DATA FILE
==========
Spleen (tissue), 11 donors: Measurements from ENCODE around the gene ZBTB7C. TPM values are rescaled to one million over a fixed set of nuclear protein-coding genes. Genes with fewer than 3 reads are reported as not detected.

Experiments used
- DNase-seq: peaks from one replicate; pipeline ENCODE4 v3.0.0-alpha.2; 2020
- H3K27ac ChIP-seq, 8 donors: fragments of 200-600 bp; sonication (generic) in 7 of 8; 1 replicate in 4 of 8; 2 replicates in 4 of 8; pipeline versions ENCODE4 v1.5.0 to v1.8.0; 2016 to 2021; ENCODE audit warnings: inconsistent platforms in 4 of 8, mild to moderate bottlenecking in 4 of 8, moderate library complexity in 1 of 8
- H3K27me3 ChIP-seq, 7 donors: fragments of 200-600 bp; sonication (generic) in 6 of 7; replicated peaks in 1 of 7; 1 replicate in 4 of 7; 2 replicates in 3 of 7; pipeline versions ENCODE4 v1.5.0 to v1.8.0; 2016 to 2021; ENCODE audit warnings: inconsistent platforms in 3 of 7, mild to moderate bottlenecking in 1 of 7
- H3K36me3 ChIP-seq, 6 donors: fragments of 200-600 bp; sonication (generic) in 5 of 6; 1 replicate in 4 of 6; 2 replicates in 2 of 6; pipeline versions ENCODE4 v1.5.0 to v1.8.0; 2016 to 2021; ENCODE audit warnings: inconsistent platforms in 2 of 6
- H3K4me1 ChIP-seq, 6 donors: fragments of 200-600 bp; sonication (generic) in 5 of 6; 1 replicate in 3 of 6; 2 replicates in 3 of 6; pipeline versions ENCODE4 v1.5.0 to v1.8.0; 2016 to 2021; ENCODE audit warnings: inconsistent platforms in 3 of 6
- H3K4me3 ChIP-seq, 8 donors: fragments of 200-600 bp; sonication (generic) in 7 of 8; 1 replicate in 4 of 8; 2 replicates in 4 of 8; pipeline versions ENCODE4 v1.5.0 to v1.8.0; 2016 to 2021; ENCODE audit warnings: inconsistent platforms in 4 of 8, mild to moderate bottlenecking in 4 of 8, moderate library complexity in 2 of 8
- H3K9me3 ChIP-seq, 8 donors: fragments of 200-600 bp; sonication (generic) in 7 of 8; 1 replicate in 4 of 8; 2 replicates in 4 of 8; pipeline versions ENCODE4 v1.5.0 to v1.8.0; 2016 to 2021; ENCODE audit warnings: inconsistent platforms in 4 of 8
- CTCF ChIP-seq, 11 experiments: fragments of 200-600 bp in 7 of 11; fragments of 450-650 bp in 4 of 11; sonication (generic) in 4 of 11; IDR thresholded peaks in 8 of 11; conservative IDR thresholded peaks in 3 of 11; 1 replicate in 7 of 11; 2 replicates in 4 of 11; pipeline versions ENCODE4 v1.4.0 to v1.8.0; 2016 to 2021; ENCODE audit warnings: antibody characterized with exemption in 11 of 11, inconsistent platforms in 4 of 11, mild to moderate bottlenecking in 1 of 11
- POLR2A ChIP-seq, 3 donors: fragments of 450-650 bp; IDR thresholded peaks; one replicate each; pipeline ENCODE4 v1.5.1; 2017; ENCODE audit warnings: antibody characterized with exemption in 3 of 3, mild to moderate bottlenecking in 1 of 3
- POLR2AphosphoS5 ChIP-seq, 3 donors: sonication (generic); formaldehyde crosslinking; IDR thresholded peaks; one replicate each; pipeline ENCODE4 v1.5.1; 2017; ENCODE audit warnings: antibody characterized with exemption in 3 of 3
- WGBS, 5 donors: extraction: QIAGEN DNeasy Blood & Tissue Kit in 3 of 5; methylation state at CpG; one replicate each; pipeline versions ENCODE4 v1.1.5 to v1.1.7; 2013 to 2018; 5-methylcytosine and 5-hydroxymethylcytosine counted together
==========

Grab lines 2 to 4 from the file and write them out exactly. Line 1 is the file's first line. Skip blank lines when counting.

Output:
Experiments used
- DNase-seq: peaks from one replicate; pipeline ENCODE4 v3.0.0-alpha.2; 2020
- H3K27ac ChIP-seq, 8 donors: fragments of 200-600 bp; sonication (generic) in 7 of 8; 1 replicate in 4 of 8; 2 replicates in 4 of 8; pipeline versions ENCODE4 v1.5.0 to v1.8.0; 2016 to 2021; ENCODE audit warnings: inconsistent platforms in 4 of 8, mild to moderate bottlenecking in 4 of 8, moderate library complexity in 1 of 8